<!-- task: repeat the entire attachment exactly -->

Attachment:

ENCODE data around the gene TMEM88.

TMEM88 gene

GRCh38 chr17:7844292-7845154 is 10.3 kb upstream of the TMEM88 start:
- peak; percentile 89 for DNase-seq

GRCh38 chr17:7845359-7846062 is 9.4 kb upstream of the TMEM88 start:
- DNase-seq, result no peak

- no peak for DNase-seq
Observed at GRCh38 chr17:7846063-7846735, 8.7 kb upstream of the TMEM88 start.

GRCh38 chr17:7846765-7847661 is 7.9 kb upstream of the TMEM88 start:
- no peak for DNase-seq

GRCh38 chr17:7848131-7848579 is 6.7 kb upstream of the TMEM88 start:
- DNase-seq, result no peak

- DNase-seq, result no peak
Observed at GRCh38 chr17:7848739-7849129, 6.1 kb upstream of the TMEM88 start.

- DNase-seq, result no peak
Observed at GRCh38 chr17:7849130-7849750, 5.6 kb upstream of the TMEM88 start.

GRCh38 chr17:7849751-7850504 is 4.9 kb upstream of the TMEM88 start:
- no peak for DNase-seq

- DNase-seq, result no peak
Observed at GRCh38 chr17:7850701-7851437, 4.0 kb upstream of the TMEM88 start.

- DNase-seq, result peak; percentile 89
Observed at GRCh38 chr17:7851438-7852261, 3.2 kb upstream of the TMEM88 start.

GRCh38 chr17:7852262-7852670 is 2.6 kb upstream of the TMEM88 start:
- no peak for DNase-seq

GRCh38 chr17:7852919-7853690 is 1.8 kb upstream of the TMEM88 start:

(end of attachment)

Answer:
ENCODE data around the gene TMEM88.

TMEM88 gene

GRCh38 chr17:7844292-7845154 is 10.3 kb upstream of the TMEM88 start:
- peak; percentile 89 for DNase-seq

GRCh38 chr17:7845359-7846062 is 9.4 kb upstream of the TMEM88 start:
- DNase-seq, result no peak

- no peak for DNase-seq
Observed at GRCh38 chr17:7846063-7846735, 8.7 kb upstream of the TMEM88 start.

GRCh38 chr17:7846765-7847661 is 7.9 kb upstream of the TMEM88 start:
- no peak for DNase-seq

GRCh38 chr17:7848131-7848579 is 6.7 kb upstream of the TMEM88 start:
- DNase-seq, result no peak

- DNase-seq, result no peak
Observed at GRCh38 chr17:7848739-7849129, 6.1 kb upstream of the TMEM88 start.

- DNase-seq, result no peak
Observed at GRCh38 chr17:7849130-7849750, 5.6 kb upstream of the TMEM88 start.

GRCh38 chr17:7849751-7850504 is 4.9 kb upstream of the TMEM88 start:
- no peak for DNase-seq

- DNase-seq, result no peak
Observed at GRCh38 chr17:7850701-7851437, 4.0 kb upstream of the TMEM88 start.

- DNase-seq, result peak; percentile 89
Observed at GRCh38 chr17:7851438-7852261, 3.2 kb upstream of the TMEM88 start.

GRCh38 chr17:7852262-7852670 is 2.6 kb upstream of the TMEM88 start:
- no peak for DNase-seq

GRCh38 chr17:7852919-7853690 is 1.8 kb upstream of the TMEM88 start: